By: Ted Dabrowski and John Klingner

The Illinois Governor’s Office of Management and Budget (GOMB) has released its five-year budget projections. The forecast, not surprisingly, is alarming. Spending continues to outpace revenues by a large margin.

Despite last year’s 32 percent tax hike ($5 billion yearly), GOMB expects Illinois to maintain average budget deficits of about $3 billion over the next five years.

Those projections actually undersell the trouble Illinois is in. GOMB’s deficits are based on the state’s phony accounting. The state’s budget doesn’t properly account for the state’s true retirement costs and significantly underreports what’s needed to keep those liabilities from growing (at least another $3 billion annually).

Regardless of their size, the consequences of Illinois’ future deficits will be an escalating pile of unpaid bills. By 2024, GOMB projects a total of $24 billion in unpaid bills, equalling more than half of the state’s annual revenue. That’s higher than the $16 billion in bills owed at the height of the budget impasse.


Dire…or not dire enough

This is Rauner’s last budget projection before leaving office, so some could argue that the above predictions are too dire. But there’s little in GOMB’s projections that could be said to be exaggerated. After all, Illinois has run deficits for years and the state hasn’t had a truly balanced budget since 2001. Even before Gov. Bruce Rauner took office in 2015, the state had already run an unpaid bill backlog of as high as $9 billion.

On the revenue side, GOMB says it used a “pessimistic economic forecast scenario” that factored the potential for a recession. Considering the state of the markets and Illinois’ recent history of anemic economic growth, that’s not an unreasonable assumption.

And on the expenditure side, GOMB didn’t include “any significant reforms or spending controls.” That’s also not unreasonable seeing as lawmakers have refused to change their spending habits during the last three years.

On top of rapidly growing operational expenditures, Illinois has other costs contributing to the deficit. GOMB projects over $2 billion dollars in annual debt payments to pay down bonds issued for capital, pensions and unpaid bills. And newly-owed back pay due to state AFSCME workers will add another $200 million a year in additional costs.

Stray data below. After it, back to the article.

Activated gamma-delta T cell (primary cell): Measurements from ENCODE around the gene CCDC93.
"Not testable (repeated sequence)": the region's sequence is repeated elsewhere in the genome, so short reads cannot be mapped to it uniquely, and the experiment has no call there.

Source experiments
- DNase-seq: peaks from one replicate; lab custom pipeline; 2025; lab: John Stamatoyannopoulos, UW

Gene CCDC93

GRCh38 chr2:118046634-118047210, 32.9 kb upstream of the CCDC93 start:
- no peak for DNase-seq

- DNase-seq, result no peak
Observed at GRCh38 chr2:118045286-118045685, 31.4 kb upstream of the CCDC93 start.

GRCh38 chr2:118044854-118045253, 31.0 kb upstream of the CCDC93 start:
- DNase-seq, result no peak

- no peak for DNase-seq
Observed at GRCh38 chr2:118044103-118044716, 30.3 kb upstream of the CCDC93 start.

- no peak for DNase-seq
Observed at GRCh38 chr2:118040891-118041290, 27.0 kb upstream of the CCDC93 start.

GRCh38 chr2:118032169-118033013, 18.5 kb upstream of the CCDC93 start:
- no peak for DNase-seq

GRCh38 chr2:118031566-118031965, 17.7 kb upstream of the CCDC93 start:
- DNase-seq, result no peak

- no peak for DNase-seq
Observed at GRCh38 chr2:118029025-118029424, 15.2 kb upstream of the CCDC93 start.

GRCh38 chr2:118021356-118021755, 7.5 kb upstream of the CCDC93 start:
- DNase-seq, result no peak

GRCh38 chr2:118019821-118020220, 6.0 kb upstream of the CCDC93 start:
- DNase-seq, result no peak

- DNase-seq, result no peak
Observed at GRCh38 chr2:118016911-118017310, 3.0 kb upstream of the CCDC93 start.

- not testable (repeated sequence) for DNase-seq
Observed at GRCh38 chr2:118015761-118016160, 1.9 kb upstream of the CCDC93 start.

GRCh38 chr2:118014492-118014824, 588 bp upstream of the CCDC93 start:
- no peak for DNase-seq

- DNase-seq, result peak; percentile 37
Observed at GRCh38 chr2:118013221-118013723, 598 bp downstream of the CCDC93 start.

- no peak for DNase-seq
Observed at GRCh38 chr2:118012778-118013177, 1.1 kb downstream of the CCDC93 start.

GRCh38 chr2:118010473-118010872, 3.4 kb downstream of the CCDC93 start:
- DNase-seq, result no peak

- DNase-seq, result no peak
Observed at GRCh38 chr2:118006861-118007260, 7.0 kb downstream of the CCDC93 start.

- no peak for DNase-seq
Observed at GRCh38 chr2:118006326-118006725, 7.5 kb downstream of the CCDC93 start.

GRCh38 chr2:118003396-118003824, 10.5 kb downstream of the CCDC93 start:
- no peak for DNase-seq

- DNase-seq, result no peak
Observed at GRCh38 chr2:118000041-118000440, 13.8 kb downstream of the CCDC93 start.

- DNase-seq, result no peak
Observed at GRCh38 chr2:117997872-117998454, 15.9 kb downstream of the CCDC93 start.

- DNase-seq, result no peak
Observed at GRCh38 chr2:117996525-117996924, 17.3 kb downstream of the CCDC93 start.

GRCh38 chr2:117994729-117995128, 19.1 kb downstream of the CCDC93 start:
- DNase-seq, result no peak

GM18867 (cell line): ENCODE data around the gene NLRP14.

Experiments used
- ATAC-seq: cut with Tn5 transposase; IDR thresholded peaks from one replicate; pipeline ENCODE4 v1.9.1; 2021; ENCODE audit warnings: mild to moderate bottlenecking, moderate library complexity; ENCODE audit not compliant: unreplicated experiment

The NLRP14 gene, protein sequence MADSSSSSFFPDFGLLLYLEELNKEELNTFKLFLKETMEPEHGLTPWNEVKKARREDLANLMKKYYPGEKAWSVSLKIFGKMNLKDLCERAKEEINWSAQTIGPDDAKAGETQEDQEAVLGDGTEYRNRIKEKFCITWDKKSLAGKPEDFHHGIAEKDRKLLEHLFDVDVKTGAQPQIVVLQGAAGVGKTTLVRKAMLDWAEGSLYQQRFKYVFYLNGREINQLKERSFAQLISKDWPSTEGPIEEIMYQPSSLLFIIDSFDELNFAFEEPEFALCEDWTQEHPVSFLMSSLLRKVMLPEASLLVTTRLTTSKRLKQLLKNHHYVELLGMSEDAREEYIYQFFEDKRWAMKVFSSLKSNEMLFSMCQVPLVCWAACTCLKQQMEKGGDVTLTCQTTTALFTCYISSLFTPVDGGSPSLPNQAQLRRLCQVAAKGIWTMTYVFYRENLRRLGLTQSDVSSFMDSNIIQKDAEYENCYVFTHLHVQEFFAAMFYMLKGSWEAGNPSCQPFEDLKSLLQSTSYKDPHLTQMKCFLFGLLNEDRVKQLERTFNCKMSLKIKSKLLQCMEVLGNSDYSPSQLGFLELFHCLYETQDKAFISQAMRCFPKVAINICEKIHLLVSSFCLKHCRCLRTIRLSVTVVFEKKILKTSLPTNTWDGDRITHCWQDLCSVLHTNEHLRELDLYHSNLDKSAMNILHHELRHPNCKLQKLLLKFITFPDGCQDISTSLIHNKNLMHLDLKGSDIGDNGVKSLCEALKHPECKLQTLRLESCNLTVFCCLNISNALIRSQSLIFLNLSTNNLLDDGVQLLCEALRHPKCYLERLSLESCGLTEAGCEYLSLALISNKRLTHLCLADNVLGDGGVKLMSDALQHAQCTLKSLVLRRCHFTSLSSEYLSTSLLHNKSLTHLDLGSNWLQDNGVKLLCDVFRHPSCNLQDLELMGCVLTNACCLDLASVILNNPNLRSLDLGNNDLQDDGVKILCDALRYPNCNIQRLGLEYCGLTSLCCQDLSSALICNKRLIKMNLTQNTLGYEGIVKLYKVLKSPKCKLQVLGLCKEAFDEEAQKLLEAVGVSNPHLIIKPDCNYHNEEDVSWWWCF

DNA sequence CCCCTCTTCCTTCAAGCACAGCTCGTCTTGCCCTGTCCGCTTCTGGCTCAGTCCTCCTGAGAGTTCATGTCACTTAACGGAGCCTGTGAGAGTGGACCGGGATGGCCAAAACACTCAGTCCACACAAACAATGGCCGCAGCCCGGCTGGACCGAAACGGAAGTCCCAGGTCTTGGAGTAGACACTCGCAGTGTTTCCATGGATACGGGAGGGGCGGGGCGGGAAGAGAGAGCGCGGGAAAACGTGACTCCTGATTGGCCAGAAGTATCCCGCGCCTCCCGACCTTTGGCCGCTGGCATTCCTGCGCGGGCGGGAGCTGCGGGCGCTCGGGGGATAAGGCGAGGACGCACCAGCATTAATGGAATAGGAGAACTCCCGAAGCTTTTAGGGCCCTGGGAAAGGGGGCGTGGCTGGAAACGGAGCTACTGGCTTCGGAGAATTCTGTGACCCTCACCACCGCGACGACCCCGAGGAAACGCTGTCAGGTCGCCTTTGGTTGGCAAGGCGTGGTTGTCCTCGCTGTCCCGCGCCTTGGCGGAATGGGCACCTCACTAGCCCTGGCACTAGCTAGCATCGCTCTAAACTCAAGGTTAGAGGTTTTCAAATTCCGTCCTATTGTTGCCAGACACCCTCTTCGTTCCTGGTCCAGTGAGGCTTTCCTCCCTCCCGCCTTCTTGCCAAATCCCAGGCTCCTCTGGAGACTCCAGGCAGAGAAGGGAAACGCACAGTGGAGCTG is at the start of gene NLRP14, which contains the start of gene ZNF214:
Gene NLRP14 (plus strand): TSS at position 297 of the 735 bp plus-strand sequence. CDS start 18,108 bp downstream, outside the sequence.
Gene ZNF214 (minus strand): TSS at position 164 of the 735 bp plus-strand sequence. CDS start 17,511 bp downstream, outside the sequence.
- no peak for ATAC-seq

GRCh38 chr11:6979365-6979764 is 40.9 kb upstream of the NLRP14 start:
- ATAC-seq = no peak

Plus, it’s likely GOMB is underestimating spending. Illinois’ priorities are likely to change dramatically under Gov.-elect J.B. Pritzker’s administration. Wirepoints has outlined Pritzker’s multi-billion spending promises and how he might fund them in What Pritzker’s progressive tax rates will probably look like.

Pritzker will find himself in a difficult position when he takes office. With at least a $3 billion deficit as his budget base, it’s hard to see how he’ll follow through on many of his promises.

The bottom line of GOMB’s forecast is clear: Illinois will be in worse shape than ever despite record tax revenues.

It’s impossible to see how this can continue without dramatic spending reforms – or an eventual fiscal crash.


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Wally the Wise
2 years ago

Maybe Pritz can donate a couple of billion annually? Now that would make him a man of the people.

Illinois Entrepreneur
2 years ago

It looks to me like they have revenue growing just over 9% on a simple basis from 2019 through 2024. They call this pessimistic? I realize there has been growth through this expansion period, but I believe the combination of a recession, outmigration, business relocation, and lower overall economic activity will potentially stagnate this state much more severely than this. I don’t know enough about government fiscal norms to say that revenue could ever go down, but it makes me wonder — is there anyone in the know that has ever seen negative growth at the state level? Could that… Read more »

2 years ago

This is why I moved out of Illinois.

Dan T.
2 years ago

At what point do the lenders say ‘no more’? I don’t understand how this borrowing just continues given the possibility Illinois can’t repay the loans. Illinois can’t print money, so what happens when Illinois fails to repay the loan? If the choice is to pay pensions or repay a loan, which has precedence?

2 years ago

In other words, Illinois would need a 5.75% income tax rate plus the tax revenue from legalized marijuana just to break even.

2 years ago
Reply to  nixit

Nixit, you are correct. GOMB does not include the Pritzker spending plan in its projections.